With 30-year fixed-rate mortgages climbing toward 8% and limited inventory available, there is plenty to be scared of in the housing market for prospective buyers. In honor of Halloween, Point2Homes analyzed the largest 200 housing markets in the country to determine the scariest markets, based on median price, year-over-year differential in home prices, differences in for-sale inventory, and fewest days on the market.

The analysis found that large markets in California are the most frightening, while Southeast markets are less daunting by comparison. Nine of the 10 scariest markets are in California, including Sunnyvale, Escondido, San Jose, Chula Vista, and Oceanside. Additionally, eight of the 10 most expensive markets for home buyers are in California, with price tags in excess of $1.1 million.

Bellevue, Washington, is the scariest non-California market, according to Point2Homes, in part due to an 18% year-over-year increase in prices combined with a 20% decrease in housing inventory.


At the other end of the list, cities such as Jackson, Mississippi; Birmingham, Alabama; and New Orleans are ranked as least scary. In the Sun Belt region, homes are priced below the national average of $420,000, several markets reported year-over-year price declines, and inventory has increased compared with 2022. Little Rock, Arkansas, and Detroit round out the top five least scary markets.

In addition to the rapid price appreciation at the top of the list, several markets known for their affordability experienced price gains on a year-over-year basis. Home buyers in Louisville, Kentucky; Tallahassee, Florida; and Kansas City, Kansas, now face home prices that are more than 20% higher than in 2022. Charleston, South Carolina; Tampa, Florida; Escondido; Bellevue; Macon, Georgia; Naperville, Illinois; and Hollywood, Florida, are the other markets with highest home price appreciation compared with 2022. Each of the top 10 markets has seen prices in 2023 grow by at least 16% compared with last year.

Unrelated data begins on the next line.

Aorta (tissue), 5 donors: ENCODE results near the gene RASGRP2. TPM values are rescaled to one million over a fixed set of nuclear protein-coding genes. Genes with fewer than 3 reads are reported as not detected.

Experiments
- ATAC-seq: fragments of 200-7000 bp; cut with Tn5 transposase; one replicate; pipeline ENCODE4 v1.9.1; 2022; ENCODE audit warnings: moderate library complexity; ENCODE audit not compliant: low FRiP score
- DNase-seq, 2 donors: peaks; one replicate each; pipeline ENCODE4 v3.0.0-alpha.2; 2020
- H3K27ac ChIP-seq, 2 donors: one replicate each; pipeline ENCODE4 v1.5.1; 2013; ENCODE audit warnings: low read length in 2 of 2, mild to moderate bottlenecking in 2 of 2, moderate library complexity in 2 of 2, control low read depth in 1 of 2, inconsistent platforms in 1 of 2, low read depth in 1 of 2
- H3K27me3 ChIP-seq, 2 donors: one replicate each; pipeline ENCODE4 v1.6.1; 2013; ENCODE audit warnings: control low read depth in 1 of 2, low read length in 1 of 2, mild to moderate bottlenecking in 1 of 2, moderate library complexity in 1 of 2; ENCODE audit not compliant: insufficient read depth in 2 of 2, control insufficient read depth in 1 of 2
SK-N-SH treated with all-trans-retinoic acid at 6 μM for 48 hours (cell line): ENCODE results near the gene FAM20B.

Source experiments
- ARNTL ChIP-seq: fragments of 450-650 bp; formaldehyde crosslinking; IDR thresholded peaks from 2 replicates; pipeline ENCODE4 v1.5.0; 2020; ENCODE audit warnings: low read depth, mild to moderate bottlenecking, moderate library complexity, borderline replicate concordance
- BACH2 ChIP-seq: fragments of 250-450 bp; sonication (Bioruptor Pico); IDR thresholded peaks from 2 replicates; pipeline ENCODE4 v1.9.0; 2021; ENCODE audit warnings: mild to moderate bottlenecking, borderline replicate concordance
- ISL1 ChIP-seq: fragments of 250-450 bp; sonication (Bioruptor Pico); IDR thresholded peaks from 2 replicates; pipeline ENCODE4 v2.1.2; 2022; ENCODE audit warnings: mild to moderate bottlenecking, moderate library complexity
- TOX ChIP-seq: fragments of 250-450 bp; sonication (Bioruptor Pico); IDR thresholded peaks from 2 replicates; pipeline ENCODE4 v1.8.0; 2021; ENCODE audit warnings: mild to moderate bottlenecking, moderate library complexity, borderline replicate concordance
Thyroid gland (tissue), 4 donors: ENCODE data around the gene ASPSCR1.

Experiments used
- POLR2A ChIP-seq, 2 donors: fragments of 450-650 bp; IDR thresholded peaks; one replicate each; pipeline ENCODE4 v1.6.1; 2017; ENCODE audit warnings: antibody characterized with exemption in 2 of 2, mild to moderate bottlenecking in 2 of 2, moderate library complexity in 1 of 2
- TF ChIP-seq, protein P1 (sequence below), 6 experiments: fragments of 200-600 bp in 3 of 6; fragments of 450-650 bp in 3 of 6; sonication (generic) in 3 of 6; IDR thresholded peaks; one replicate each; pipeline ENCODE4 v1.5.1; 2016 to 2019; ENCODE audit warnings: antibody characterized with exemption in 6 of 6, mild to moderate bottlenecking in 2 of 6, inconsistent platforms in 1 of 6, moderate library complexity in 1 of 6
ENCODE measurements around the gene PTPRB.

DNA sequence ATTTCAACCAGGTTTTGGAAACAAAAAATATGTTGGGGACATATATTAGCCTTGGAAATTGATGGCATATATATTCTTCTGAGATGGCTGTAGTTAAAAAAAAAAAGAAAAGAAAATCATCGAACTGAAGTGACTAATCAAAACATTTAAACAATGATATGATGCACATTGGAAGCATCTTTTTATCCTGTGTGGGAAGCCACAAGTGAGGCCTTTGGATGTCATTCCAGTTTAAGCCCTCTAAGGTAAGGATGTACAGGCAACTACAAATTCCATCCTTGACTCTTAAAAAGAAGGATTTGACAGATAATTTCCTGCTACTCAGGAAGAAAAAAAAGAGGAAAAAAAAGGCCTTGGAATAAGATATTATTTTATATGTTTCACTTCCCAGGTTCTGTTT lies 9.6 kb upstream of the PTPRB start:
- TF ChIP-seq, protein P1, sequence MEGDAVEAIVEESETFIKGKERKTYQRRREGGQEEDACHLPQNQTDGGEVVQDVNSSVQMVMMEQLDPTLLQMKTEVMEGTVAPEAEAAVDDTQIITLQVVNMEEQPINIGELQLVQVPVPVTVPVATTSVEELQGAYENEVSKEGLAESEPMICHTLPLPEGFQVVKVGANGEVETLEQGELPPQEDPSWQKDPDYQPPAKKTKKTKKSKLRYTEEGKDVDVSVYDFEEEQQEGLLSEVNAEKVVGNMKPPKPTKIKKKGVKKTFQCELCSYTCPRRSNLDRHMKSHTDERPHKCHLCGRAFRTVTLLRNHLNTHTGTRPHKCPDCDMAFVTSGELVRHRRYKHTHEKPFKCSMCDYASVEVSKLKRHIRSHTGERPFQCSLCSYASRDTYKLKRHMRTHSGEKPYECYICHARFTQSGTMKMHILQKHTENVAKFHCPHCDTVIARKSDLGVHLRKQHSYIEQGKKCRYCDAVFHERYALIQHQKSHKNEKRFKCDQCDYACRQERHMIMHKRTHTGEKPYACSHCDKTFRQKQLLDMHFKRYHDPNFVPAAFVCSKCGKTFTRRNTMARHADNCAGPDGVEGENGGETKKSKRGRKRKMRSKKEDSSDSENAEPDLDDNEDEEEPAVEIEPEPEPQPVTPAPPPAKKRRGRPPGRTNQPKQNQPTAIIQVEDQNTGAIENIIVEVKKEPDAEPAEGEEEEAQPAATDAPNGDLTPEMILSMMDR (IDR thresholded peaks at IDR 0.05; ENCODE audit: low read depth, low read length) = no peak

While prices are one hurdle facing prospective buyers, the availability of homes is also a major challenge in the current market. In 28 of the 200 largest U.S. markets, housing stock has been halved since 2022, with California’s Fremont and Sunnyvale markets now selling around 60% fewer homes than a year ago. Inventory has also decreased significantly in Spring Valley, Nevada; Chandler, Arizona; and Gilbert, Arizona.

Rampant demand is also likely contributing to low inventory levels across the country: 19 large markets reported homes flying off the market in 10 days or less. In Grand Rapids, Michigan, and Lakewood, Colorado, active listings last less than a week on average, according to Point2Homes. Homes take the longest to sell in New Orleans; Manhattan, New York; Patterson, New Jersey; Bronx, New York; and Honolulu, with median days on the market in each of the five cities exceeding 62.